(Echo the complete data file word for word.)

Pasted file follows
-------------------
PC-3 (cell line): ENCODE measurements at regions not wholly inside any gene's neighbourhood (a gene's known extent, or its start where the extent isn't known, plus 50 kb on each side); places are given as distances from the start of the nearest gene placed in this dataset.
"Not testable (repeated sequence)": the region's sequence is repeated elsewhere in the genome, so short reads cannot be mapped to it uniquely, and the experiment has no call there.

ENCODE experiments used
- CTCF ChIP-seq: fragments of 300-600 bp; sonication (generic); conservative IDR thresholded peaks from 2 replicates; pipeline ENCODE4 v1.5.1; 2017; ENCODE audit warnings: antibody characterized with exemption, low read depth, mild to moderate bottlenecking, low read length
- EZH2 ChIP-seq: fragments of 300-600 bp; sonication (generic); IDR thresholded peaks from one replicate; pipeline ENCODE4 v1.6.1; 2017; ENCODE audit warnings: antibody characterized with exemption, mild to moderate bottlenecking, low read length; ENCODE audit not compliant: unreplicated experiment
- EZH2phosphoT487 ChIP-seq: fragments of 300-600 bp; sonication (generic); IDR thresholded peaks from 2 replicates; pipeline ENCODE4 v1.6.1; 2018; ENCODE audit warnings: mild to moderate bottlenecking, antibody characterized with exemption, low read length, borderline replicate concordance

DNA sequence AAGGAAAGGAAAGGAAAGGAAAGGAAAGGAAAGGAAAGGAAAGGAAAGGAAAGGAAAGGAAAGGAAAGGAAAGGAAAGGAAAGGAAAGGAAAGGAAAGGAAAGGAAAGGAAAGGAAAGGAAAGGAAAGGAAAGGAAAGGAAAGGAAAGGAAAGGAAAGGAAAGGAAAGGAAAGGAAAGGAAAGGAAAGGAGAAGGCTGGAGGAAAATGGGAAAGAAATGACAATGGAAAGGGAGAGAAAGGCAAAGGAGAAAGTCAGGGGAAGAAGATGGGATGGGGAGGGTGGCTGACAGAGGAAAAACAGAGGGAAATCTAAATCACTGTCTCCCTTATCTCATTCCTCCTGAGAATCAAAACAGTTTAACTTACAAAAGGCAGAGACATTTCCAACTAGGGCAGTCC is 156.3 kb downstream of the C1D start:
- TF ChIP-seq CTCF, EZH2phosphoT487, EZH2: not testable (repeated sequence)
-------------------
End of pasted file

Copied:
PC-3 (cell line): ENCODE measurements at regions not wholly inside any gene's neighbourhood (a gene's known extent, or its start where the extent isn't known, plus 50 kb on each side); places are given as distances from the start of the nearest gene placed in this dataset.
"Not testable (repeated sequence)": the region's sequence is repeated elsewhere in the genome, so short reads cannot be mapped to it uniquely, and the experiment has no call there.

ENCODE experiments used
- CTCF ChIP-seq: fragments of 300-600 bp; sonication (generic); conservative IDR thresholded peaks from 2 replicates; pipeline ENCODE4 v1.5.1; 2017; ENCODE audit warnings: antibody characterized with exemption, low read depth, mild to moderate bottlenecking, low read length
- EZH2 ChIP-seq: fragments of 300-600 bp; sonication (generic); IDR thresholded peaks from one replicate; pipeline ENCODE4 v1.6.1; 2017; ENCODE audit warnings: antibody characterized with exemption, mild to moderate bottlenecking, low read length; ENCODE audit not compliant: unreplicated experiment
- EZH2phosphoT487 ChIP-seq: fragments of 300-600 bp; sonication (generic); IDR thresholded peaks from 2 replicates; pipeline ENCODE4 v1.6.1; 2018; ENCODE audit warnings: mild to moderate bottlenecking, antibody characterized with exemption, low read length, borderline replicate concordance

DNA sequence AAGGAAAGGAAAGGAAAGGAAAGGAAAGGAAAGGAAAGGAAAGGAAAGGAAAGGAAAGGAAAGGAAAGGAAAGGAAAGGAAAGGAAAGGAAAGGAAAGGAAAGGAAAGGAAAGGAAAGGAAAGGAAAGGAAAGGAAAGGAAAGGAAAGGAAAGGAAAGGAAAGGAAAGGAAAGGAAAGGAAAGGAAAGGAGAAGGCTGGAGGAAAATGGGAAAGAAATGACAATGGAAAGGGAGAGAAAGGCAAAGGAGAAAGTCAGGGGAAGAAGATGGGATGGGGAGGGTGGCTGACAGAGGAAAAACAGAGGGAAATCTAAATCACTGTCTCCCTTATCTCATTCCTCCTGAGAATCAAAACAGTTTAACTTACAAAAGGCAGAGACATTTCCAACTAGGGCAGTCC is 156.3 kb downstream of the C1D start:
- TF ChIP-seq CTCF, EZH2phosphoT487, EZH2: not testable (repeated sequence)